These are strange times, friends. There are some radical new ideas coming to intellectual maturity, and they challenge the conventional wisdom. We have been looking at it mostly through the lens of economics, and indeed you can clearly see new ideas bursting at the seam of neoclassical mainstream. But economics is really just another way to call all of us, all of our interactions and decisions as they reflect on scarce resources. And so, the signs are everywhere.
Superflux just released a beautiful short film, called The Intersection, a kind of near-future sci-fi story. Its main thrust, translated into economic/social science vocabulary, is that macro outcomes (the economy, the political system, culture, civilization itself) are a function of how individual people interact – the type of collective intelligence we adopt. Its protagonists are pushed into extreme polarization by media looking to monetize engagement, and therefore pushing conspiracy theories and bubbles of truth. By the end, they manage to see things (and each other) differently, and perceive how people superficially different might have common interests. They do so by reinventing the ways to connect to each other – in other words, the media.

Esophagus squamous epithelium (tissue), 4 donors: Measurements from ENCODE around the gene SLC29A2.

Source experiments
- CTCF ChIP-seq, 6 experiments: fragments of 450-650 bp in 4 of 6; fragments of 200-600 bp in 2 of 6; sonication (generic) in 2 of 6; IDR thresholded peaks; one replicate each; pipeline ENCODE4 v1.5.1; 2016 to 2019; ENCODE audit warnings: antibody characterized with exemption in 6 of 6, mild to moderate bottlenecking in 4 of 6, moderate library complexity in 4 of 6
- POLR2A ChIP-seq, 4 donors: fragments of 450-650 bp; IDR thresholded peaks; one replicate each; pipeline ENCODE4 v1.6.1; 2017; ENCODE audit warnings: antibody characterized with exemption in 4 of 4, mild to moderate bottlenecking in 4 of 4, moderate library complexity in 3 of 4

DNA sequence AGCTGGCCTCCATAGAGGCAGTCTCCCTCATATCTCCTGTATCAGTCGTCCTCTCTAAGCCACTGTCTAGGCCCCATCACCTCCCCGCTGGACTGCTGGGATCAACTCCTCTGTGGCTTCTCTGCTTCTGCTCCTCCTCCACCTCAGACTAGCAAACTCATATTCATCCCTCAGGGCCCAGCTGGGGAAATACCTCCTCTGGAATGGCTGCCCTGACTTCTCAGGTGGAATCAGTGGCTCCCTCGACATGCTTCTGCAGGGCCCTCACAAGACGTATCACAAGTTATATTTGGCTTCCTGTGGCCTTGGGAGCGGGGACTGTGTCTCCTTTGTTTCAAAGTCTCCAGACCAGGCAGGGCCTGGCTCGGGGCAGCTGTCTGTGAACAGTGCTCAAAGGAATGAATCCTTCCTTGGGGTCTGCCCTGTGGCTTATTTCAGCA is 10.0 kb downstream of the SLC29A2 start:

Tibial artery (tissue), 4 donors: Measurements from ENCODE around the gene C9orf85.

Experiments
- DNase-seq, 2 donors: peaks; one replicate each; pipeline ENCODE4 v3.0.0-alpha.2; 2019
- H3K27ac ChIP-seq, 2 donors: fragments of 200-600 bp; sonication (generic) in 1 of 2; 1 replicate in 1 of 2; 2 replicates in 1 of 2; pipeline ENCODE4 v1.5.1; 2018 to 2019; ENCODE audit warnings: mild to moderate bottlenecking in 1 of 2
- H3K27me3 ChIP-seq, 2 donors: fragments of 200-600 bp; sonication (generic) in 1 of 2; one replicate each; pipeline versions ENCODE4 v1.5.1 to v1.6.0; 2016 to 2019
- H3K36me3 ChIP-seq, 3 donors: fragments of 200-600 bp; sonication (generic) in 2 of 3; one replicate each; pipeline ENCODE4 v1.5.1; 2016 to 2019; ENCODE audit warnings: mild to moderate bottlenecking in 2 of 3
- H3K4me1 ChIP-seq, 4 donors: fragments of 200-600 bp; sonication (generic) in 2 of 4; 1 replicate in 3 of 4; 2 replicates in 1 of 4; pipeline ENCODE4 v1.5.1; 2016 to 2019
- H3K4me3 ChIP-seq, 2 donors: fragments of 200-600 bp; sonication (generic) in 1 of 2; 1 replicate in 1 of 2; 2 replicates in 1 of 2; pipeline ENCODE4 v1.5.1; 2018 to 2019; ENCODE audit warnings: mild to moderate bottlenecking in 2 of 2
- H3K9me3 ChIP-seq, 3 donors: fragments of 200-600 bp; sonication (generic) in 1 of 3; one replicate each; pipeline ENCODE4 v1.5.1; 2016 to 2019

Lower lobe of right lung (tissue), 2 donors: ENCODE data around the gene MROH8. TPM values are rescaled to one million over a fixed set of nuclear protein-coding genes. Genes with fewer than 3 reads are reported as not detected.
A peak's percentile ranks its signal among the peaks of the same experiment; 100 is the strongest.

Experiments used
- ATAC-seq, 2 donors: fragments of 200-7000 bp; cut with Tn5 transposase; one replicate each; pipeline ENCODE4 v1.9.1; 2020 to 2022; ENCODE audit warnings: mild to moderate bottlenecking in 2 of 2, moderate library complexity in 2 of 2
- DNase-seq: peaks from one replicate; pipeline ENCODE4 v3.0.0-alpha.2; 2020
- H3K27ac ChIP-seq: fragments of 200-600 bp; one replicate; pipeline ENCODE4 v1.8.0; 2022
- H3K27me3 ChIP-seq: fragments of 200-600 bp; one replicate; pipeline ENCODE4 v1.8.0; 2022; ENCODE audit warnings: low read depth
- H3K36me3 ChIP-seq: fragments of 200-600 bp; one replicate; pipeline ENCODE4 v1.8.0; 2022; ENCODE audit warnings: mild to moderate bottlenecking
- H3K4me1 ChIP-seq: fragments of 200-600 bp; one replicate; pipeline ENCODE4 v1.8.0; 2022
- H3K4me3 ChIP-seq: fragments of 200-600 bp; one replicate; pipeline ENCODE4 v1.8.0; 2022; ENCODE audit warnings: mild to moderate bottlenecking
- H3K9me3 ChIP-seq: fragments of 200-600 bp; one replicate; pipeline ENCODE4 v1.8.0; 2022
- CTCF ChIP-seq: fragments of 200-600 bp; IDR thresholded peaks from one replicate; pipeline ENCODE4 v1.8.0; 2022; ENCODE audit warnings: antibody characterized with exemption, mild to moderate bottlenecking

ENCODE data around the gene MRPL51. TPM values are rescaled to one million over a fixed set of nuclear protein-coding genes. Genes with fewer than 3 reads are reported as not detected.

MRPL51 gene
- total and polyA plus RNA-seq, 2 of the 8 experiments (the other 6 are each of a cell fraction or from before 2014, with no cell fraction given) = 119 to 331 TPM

One of the characters, Jake, abandons journalism (which he perceives as toxic) to be an “ethnographic archivist”. Are we looking at an early example of an Aethnographer?